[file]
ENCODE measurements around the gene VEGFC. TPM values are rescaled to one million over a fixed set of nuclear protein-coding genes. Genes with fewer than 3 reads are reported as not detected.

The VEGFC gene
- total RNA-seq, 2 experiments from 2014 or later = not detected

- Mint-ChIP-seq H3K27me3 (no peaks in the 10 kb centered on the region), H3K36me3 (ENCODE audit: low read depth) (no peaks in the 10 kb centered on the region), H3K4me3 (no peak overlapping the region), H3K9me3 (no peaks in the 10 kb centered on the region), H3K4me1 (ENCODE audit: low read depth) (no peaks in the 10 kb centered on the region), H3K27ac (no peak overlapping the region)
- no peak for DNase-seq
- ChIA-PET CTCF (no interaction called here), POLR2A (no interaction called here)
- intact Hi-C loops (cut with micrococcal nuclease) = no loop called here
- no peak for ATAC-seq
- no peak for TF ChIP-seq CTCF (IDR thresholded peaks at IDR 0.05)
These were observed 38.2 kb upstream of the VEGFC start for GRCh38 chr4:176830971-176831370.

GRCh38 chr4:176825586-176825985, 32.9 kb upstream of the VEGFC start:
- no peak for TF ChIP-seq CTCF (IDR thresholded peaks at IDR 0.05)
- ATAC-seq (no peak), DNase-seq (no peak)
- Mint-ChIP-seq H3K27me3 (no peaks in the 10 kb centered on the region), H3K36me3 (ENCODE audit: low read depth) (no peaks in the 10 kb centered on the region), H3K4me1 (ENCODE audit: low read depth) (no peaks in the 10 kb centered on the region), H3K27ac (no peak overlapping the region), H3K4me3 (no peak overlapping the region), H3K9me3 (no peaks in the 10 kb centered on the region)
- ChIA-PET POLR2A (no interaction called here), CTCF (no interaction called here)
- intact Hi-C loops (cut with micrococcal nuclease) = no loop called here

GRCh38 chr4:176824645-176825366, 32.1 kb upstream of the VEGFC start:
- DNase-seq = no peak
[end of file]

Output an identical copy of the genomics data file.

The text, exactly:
ENCODE measurements around the gene VEGFC. TPM values are rescaled to one million over a fixed set of nuclear protein-coding genes. Genes with fewer than 3 reads are reported as not detected.

The VEGFC gene
- total RNA-seq, 2 experiments from 2014 or later = not detected

- Mint-ChIP-seq H3K27me3 (no peaks in the 10 kb centered on the region), H3K36me3 (ENCODE audit: low read depth) (no peaks in the 10 kb centered on the region), H3K4me3 (no peak overlapping the region), H3K9me3 (no peaks in the 10 kb centered on the region), H3K4me1 (ENCODE audit: low read depth) (no peaks in the 10 kb centered on the region), H3K27ac (no peak overlapping the region)
- no peak for DNase-seq
- ChIA-PET CTCF (no interaction called here), POLR2A (no interaction called here)
- intact Hi-C loops (cut with micrococcal nuclease) = no loop called here
- no peak for ATAC-seq
- no peak for TF ChIP-seq CTCF (IDR thresholded peaks at IDR 0.05)
These were observed 38.2 kb upstream of the VEGFC start for GRCh38 chr4:176830971-176831370.

GRCh38 chr4:176825586-176825985, 32.9 kb upstream of the VEGFC start:
- no peak for TF ChIP-seq CTCF (IDR thresholded peaks at IDR 0.05)
- ATAC-seq (no peak), DNase-seq (no peak)
- Mint-ChIP-seq H3K27me3 (no peaks in the 10 kb centered on the region), H3K36me3 (ENCODE audit: low read depth) (no peaks in the 10 kb centered on the region), H3K4me1 (ENCODE audit: low read depth) (no peaks in the 10 kb centered on the region), H3K27ac (no peak overlapping the region), H3K4me3 (no peak overlapping the region), H3K9me3 (no peaks in the 10 kb centered on the region)
- ChIA-PET POLR2A (no interaction called here), CTCF (no interaction called here)
- intact Hi-C loops (cut with micrococcal nuclease) = no loop called here

GRCh38 chr4:176824645-176825366, 32.1 kb upstream of the VEGFC start:
- DNase-seq = no peak